*They are not allowed to ask, applications that come with, eg, a photo have to be disregarded.)


ps.: I'm sorry for starting to rant here, and in particular as it is so off topic. But this was just too much, one more thing that made me wonder why on earth did I come back. Family went for holidays home in China and I needed any vent. Thanks for your reasonable feedback.


Discrimination is also apparently based primarily on name in Norway. It doesn't matter if you've been born and raised in Norway, and got top grades from relevant Norwegian schools. If your name doesn't seem Norwegian, you go to the bottom of the pile, or at least far enough down to not get called in for an interview. There are stories of people getting jobs immediately after changing their names. Even if their looks still revealed their ethnicity at the interview, their personality overcame prejudice once they only got the opportunity to meet face-to-face.

That appears to be the case throughout Europe. They were talking about moving application processes to an European standard for anonymous applications even before I left. But except for a couple of test cases nothing whatsoever happened.



@admins, mods
It just occured to me that this is in the open radomness lounge, not the devotee one. Some things might be perhaps better kept at that former place. In particular since I led this thread so astray. Good break points might be reply #32 (my necromancy), after #42, or #53 (where i started to rant only). As far as I can see only devotees participated. If you agree with a move, would you please do so?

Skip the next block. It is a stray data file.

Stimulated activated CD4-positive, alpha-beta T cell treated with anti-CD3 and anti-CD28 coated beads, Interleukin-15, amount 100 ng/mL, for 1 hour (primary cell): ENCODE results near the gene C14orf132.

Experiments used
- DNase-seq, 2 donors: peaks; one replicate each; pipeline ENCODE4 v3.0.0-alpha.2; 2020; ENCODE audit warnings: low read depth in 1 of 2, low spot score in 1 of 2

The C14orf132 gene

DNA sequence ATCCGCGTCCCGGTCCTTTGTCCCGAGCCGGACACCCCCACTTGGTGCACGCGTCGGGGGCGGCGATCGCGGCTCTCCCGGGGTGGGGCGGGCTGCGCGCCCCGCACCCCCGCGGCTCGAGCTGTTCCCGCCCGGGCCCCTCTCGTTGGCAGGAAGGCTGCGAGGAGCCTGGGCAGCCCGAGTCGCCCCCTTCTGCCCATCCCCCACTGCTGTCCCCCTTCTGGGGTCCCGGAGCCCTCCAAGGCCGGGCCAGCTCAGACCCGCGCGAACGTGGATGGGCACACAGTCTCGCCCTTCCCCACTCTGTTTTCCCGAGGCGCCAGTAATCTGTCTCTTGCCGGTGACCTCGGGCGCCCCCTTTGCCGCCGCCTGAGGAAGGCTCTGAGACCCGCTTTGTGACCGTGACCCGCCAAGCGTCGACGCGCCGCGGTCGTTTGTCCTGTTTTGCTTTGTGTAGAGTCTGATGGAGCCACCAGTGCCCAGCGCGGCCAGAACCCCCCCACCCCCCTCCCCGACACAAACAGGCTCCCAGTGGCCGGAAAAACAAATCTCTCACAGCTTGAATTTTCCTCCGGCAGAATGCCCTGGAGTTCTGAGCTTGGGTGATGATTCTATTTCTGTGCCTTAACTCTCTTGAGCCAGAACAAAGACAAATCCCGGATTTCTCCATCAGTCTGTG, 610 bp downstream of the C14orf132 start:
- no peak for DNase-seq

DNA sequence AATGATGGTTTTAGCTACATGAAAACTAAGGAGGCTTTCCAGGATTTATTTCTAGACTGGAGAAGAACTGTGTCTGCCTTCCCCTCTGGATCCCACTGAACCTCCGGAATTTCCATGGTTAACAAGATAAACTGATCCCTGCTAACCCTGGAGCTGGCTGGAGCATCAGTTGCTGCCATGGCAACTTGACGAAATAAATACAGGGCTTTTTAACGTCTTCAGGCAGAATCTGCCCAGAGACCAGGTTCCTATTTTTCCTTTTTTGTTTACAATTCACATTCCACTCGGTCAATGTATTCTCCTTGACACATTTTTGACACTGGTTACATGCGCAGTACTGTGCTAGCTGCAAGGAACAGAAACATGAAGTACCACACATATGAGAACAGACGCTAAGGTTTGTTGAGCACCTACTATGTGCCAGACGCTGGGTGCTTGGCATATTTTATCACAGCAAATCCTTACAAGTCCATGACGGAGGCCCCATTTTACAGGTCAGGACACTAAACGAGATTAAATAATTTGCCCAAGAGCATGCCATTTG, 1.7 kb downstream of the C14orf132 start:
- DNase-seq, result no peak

« Last Edit: November 04, 2016, 05:53:33 PM by sdog »

Offline Ters

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Re: Haskell (formerly: Languages, got to learn another one)
« Reply #57 on: November 04, 2016, 06:48:05 AM »
I don't think it's possible for someone to derail their own topic in the randomness lounge. The only purpose of moving it to the devotee lounge would be to keep things secret to the general public.

Well, at closer inspection the birthdate at least, it isn't marked with '* required'.

I wonder if that is even worse. An optional field adds an extra piece of information. How will they interpret someone's unwillingness to state their birthday?

Offline el_slapper